The lag in performance over the last decade was significantly more than 2%. Compared to a 60/40 AA, it was 3.6% for Harvard. However, the Ivy endowments probably all have significant ex-U.S. equity exposure, which has definitely been a performance drag for the last decade.

Image
https://www.institutionalinvestor.com/a ... -Ten-Years

They also report that of all the Ivy leagues, Harvard has been at the bottom for a while.
The returns this year were similar to 2017, with Harvard’s performance still far behind its peers, at 10 percent. Harvard has spent seven years at or near the bottom of this group.
I agree that a decade of underperformance should not be enough to make them overhaul their strategy. I fully acknowledge that my own strategy may lag the market for a decade or more. But in the eyes of many, a decade of poor performance is just too much.
“It's a dangerous business, Frodo, going out your door. You step onto the road, and if you don't keep your feet, there's no knowing where you might be swept off to.” J.R.R. Tolkien,The Lord of the Rings
User avatar
abuss368
Posts: 21619
Joined: Mon Aug 03, 2009 2:33 pm
Location: Where the water is warm, the drinks are cold, and I don't know the names of the players!
Contact:

Re: Swensen Endowment Portfolio Book

Post by abuss368 »

When I attended David Swensen’s lecture, he was very clear to state individual investors should not try to invest like Yale in particular or endowments in general.
John C. Bogle: “Simplicity is the master key to financial success."
User avatar
abuss368
Posts: 21619
Joined: Mon Aug 03, 2009 2:33 pm
Location: Where the water is warm, the drinks are cold, and I don't know the names of the players!
Contact:

Re: Swensen Endowment Portfolio Book

Post by abuss368 »

I would love for David Swensen to update “Unconventional Success” like he did with the endowment book.
John C. Bogle: “Simplicity is the master key to financial success."
User avatar
abuss368
Posts: 21619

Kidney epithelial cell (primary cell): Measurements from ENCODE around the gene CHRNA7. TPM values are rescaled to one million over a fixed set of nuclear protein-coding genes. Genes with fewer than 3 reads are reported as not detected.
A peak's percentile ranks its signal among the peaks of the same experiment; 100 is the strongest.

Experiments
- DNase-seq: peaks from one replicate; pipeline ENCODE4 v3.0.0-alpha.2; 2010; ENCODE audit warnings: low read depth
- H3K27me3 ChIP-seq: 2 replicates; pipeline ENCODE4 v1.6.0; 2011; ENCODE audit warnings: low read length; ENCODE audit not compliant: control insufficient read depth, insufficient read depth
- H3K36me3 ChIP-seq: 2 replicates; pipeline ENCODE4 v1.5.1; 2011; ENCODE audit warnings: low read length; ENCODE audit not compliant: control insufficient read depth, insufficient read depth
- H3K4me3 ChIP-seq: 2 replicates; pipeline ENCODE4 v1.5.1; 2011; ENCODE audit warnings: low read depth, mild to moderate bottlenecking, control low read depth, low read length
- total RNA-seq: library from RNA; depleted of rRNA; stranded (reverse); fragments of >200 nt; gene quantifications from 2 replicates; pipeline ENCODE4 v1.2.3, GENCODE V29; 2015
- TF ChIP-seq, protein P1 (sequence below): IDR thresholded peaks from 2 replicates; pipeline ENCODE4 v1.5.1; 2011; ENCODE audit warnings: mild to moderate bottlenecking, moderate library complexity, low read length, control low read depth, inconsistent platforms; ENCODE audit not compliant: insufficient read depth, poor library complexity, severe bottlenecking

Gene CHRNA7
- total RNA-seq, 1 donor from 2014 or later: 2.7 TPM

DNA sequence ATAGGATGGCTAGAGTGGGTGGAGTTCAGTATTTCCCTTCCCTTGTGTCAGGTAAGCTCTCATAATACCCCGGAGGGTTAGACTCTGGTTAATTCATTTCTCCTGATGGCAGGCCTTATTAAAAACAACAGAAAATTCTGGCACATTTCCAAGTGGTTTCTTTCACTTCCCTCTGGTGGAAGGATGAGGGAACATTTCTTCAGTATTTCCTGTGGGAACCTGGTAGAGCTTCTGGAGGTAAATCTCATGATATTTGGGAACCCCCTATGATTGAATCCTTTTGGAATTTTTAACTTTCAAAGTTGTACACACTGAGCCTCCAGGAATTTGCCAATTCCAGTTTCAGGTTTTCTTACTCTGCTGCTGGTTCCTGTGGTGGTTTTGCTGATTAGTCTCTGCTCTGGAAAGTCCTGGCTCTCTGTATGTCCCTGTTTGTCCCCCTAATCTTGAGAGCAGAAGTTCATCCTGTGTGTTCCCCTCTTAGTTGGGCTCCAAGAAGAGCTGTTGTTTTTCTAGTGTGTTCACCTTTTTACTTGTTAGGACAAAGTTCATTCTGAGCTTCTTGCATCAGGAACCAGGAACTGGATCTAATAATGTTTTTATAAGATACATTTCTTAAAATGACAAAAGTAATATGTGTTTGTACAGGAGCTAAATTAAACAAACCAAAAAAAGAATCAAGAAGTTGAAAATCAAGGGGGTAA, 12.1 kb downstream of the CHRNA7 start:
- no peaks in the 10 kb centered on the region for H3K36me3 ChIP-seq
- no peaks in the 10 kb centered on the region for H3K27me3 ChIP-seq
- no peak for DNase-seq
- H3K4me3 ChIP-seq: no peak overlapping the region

Joined: Mon Aug 03, 2009 2:33 pm
Location: Where the water is warm, the drinks are cold, and I don't know the names of the players!
Contact:

Re: Swensen Endowment Portfolio Book

Post by abuss368 »

David Swensen and Jack Bogle wrote the forwards to each other books I believe. Mr. Bogle always spike so highly of him in interviews.
John C. Bogle: “Simplicity is the master key to financial success."
aristotelian
Posts: 8077
Joined: Wed Jan 11, 2017 8:05 pm

Re: Swensen Endowment Portfolio Book

Post by aristotelian »

305pelusa wrote: Wed Aug 28, 2019 8:10 pm
I'm sorry, what? Historically, the Harvard endowment (and especially under Meyer) absolutely pulverized the S&P 500. As in 10-20% higher returns per year, even during the crises.

It (and Yale) were so incredibly successful, that they were a large reason for so many endowments shifting towards alternatives (which Larry talks about in that post).

They have underperformed the past decade, yes. But not by much (6% vs 4%). You can think of that as "they're not successful". I just think that's the nature of alternative investments. But their success was tremendous enough to create a paradigm shift in endowment investment styles all across the nation. I think that's undeniable.

And I certainly don't think they should just grab themselves a 3 Fund portfolio just because of the results this past decade.
You answered your own question. Obviously we are talking about different timeframes. They lost billions of dollars speculating on land in Brazil. I don't see that as "just the nature of alternative investments".

A decade is a long time to underperform. At the very least you need to add some qualifications before making generalized claims about university endowments beating the market. I have no idea what, if anything, will outperform in the future.
Post Reply